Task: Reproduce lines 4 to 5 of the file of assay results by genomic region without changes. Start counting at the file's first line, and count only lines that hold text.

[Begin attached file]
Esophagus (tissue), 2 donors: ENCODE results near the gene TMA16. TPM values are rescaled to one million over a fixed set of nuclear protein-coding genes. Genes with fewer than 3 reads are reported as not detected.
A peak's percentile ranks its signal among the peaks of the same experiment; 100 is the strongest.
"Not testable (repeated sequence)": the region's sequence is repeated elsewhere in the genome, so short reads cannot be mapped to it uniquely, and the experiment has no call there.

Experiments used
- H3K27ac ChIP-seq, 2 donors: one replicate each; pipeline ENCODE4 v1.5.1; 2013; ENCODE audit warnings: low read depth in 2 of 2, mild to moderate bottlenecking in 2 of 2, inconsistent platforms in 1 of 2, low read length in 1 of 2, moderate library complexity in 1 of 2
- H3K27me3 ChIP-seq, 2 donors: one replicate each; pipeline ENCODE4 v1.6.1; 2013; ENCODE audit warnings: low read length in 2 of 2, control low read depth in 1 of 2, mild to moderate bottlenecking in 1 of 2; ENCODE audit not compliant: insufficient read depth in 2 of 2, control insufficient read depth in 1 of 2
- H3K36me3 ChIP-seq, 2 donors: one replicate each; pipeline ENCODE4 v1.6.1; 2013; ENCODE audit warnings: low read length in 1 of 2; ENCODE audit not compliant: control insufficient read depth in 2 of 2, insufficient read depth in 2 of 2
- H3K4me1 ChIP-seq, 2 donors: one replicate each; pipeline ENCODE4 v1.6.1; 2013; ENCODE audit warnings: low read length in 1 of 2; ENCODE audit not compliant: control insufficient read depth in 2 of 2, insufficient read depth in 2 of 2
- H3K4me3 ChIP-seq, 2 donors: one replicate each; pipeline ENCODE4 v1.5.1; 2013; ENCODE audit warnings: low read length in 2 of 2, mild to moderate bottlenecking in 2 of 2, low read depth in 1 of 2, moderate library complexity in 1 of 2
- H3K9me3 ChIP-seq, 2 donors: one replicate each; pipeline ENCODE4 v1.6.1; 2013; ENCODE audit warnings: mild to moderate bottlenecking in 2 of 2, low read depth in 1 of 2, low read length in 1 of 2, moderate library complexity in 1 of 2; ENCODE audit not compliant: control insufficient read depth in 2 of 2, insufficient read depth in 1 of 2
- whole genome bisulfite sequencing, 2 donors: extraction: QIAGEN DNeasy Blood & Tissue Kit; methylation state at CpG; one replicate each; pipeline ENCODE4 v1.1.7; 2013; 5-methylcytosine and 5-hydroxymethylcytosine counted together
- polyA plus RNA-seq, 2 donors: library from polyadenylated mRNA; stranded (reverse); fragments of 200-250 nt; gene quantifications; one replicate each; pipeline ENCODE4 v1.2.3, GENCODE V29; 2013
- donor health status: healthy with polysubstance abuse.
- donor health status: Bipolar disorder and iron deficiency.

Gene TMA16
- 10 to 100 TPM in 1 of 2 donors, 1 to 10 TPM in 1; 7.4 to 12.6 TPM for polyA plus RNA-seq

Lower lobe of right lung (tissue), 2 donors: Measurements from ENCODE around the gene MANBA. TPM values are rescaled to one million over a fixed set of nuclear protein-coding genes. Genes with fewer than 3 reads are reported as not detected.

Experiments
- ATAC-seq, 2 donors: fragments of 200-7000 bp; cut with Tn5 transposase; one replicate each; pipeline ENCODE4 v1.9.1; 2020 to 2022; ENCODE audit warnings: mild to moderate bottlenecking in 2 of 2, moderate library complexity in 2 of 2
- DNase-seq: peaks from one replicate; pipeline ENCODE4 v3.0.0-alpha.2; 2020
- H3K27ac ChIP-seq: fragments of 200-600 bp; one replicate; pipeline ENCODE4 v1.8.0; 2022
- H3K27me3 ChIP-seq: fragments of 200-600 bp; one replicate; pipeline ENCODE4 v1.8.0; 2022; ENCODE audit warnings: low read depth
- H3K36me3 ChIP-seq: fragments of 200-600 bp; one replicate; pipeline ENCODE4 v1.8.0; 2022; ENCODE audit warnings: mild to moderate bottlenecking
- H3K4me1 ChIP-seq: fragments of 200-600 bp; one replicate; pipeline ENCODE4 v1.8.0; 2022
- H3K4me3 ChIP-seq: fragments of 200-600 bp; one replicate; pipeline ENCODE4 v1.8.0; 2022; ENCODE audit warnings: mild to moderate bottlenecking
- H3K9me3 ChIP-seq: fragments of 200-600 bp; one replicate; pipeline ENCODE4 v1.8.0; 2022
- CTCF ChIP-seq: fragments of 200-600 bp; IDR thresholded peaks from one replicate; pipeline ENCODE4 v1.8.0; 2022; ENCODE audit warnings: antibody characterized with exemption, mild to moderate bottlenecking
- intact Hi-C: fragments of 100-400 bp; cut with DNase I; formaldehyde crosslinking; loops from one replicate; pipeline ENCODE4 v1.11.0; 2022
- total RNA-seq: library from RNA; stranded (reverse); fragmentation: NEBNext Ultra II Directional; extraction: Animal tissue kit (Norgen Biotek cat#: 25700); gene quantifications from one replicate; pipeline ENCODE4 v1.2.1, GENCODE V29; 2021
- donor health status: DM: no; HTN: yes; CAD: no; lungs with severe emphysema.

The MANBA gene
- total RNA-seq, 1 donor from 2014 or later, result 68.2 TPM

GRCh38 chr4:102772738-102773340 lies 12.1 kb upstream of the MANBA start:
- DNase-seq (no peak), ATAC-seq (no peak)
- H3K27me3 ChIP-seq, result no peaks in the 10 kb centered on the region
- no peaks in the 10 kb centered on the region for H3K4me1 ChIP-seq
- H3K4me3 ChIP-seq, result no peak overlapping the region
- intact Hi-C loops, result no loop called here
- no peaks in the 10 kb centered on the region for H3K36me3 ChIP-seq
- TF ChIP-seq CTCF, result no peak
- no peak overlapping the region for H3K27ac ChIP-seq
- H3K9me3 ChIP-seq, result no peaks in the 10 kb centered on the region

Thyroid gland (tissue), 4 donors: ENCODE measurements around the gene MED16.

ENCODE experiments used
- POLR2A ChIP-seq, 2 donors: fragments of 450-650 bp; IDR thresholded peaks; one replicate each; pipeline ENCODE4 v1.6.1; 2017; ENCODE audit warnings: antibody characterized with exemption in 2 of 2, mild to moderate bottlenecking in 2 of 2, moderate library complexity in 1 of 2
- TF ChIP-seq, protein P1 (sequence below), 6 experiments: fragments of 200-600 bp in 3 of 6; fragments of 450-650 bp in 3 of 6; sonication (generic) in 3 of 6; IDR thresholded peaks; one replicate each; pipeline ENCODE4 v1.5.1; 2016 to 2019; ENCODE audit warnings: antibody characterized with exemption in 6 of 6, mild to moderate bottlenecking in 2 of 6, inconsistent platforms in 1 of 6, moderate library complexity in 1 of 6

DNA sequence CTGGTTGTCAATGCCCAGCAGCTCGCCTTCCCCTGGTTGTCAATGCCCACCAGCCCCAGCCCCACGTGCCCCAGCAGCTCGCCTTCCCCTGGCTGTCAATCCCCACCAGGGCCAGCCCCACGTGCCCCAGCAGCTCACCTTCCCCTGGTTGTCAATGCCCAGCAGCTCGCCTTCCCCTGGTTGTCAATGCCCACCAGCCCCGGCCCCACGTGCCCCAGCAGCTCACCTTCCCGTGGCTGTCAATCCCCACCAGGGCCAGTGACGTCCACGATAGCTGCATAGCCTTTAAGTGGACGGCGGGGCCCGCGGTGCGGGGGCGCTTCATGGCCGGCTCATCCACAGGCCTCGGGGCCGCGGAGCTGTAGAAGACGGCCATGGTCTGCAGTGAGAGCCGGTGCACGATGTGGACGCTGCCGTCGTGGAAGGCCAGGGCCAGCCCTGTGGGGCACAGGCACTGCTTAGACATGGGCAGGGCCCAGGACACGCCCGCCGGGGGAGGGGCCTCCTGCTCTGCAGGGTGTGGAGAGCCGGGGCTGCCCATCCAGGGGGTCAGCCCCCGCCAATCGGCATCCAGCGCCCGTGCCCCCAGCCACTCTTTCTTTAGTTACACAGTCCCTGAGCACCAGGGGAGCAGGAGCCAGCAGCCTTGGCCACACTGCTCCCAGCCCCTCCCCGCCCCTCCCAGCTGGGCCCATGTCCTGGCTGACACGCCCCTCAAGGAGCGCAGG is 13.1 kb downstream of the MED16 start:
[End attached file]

Experiments used
- H3K27ac ChIP-seq, 2 donors: one replicate each; pipeline ENCODE4 v1.5.1; 2013; ENCODE audit warnings: low read depth in 2 of 2, mild to moderate bottlenecking in 2 of 2, inconsistent platforms in 1 of 2, low read length in 1 of 2, moderate library complexity in 1 of 2